At Greenpeace, we believe in long-term systemic change, in the power of people shifting their mentalities, and in challenging the prevailing power structures in society. Our critics often rail back at us, saying that these big systems are what holds everything together, and there’s no way we can change them. Now we are suddenly seeing those systems cracking apart. 

Seedling in an Organic Field in India. © Greenpeace / Vivek M.
Seedling in an organic field, on the outskirts of Bangalore.

During the 2008 economic crisis, governments saved the banks. Politicians adopted relief packages that de facto favored the most polluting industries. This time it must be the planet that is ‘too big to fail’. Going back to business-as-usual and keeping a fossil economy alive isn’t an option if we want a liveable planet. It will only serve to aggravate the biodiversity and climate crises that we face.

The best chance to make sure our planet doesn’t become another victim of COVID-19 is to make sure that our response to it reduces our impact on the climate and paves the way for a green and equitable future. 

Will our politicians prioritize a future where industries contribute to solving the climate crisis? Or will they simply restore the status quo?  

According to the World Resources Institute, investing in the green sector is one of the most effective ways to stimulate economic progress after a recession. Brave and ambitious climate action that is rooted in science can generate direct economic gains of incomprehensible billions by 2030. In a new low-emission economy, 65 million new jobs could be created over the course of the next ten years.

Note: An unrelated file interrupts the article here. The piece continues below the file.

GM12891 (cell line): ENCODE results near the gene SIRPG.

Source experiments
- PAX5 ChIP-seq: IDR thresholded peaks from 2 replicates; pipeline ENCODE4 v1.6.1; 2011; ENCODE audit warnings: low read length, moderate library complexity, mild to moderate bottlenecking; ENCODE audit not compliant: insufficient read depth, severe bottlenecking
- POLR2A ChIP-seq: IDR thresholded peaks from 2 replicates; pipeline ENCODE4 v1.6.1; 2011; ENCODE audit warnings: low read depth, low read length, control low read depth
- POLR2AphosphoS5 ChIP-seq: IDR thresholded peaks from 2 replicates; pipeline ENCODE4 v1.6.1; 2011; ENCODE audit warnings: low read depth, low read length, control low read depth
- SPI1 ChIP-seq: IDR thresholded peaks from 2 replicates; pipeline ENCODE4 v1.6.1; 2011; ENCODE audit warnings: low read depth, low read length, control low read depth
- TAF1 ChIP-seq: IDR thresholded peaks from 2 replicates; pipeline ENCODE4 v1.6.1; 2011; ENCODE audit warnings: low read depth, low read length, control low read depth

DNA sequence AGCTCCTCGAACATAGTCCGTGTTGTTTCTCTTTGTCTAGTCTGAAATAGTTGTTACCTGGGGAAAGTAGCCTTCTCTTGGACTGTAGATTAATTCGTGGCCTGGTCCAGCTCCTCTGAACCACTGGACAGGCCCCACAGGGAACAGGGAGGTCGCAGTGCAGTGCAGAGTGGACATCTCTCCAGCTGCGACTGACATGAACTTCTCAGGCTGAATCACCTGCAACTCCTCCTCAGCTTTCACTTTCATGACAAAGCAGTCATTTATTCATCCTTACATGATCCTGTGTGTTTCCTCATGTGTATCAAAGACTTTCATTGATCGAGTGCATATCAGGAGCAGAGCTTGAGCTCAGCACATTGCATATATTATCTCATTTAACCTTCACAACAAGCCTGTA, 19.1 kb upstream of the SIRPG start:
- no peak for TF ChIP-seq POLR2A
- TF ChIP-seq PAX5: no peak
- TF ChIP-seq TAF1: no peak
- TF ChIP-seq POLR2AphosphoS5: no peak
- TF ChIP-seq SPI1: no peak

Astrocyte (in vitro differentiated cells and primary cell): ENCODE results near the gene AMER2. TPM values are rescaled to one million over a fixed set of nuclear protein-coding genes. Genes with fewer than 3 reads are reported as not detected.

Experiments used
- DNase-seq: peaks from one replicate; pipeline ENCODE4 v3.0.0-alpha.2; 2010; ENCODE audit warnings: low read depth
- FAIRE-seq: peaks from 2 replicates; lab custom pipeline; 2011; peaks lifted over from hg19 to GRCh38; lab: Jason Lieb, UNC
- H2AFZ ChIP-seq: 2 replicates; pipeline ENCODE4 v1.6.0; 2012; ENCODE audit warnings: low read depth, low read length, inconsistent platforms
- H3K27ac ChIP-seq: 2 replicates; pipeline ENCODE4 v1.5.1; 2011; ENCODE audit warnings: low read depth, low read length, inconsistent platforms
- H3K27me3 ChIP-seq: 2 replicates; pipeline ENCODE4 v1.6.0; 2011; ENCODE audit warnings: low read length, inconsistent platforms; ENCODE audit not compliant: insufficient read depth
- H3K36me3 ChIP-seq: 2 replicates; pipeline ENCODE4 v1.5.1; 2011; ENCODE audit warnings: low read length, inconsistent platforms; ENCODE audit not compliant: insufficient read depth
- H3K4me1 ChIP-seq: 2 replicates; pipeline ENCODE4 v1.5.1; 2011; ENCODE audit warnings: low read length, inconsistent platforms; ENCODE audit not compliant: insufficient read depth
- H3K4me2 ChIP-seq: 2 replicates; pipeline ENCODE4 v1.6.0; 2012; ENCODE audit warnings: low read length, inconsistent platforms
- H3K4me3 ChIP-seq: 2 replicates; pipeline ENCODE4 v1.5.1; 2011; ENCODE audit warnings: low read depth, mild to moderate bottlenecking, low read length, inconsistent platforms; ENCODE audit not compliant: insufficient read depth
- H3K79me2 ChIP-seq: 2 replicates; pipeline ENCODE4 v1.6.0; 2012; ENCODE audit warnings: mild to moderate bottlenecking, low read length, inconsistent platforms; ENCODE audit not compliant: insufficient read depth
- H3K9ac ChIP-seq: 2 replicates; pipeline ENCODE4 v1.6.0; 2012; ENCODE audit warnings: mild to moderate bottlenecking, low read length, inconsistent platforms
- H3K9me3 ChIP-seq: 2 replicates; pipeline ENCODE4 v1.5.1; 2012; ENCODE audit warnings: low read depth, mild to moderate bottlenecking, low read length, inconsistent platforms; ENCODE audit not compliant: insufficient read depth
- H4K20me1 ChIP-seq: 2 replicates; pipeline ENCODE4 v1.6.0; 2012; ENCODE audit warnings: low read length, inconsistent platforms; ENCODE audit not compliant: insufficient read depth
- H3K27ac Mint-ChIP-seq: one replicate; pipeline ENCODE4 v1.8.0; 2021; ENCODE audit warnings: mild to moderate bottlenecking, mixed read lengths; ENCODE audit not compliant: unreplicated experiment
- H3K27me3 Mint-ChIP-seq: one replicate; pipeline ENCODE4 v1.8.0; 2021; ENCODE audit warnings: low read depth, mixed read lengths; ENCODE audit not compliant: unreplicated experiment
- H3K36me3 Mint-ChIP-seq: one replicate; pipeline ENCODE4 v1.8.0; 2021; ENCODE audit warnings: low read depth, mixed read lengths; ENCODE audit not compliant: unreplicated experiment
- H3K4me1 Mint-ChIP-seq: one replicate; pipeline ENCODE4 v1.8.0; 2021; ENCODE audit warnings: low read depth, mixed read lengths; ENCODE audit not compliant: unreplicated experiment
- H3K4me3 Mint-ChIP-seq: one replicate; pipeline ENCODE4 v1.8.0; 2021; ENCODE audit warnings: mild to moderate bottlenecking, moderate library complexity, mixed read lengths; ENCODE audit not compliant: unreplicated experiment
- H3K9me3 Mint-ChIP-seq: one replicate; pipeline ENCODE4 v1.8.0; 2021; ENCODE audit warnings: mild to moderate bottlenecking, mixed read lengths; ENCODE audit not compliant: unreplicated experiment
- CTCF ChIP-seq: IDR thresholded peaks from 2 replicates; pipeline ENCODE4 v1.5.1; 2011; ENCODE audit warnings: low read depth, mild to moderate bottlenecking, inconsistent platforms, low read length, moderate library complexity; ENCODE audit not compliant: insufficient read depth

In 2009, after the financial crisis had ravaged the global economy, the UN called for a global “Green New Deal” to end fossil dependency and create green jobs. It didn’t happen. Global emissions have increased almost every year since. According to the UN, emissions need to fall by 7.6% every year if we are to achieve the Paris Agreement goals. We don’t have the time to repeat the mistakes of the last decade.

Aerial of Coal Fired Power Plant in Germany © Bernd Lauter / Greenpeace
A coal fired power station in Germany.

Any economic response packages at the very least needs to follow the ‘do no harm’ principle. We must not respond to the corona crisis by exposing the lives of citizens to even greater risks, because we end up exacerbating the climate crisis. We must help workers in all sectors,  without subsidizing the industries that will increase pollution without any demands for them to take active part in the green transition. 

Let’s invest in getting fossil fuels out of how we produce our energy. Let’s support the farmers who want to change from meat to plant production. Let’s encourage ecological farming and forestry, low-impact fisheries, and ecosystem conservation and restoration, sustainable mobility, including the creation of job guarantee schemes, and the promotion of cooperatives and community-led planning.  

Let’s take care of each other and not polluting industries.

When the corona crisis starts to subside, we can choose to glue the cracks in our system together. We can also choose to look into them and catch a glimpse of a future in which our economies are designed for the wellbeing of both humans and the planet. It’s not naive to imagine a better world – in fact, it would be stupid not to.

An edited version of this article was published in the Danish newspaper Berlingske.

Helene Hagel is a climate and environmental policy leader at Greenpeace Denmark.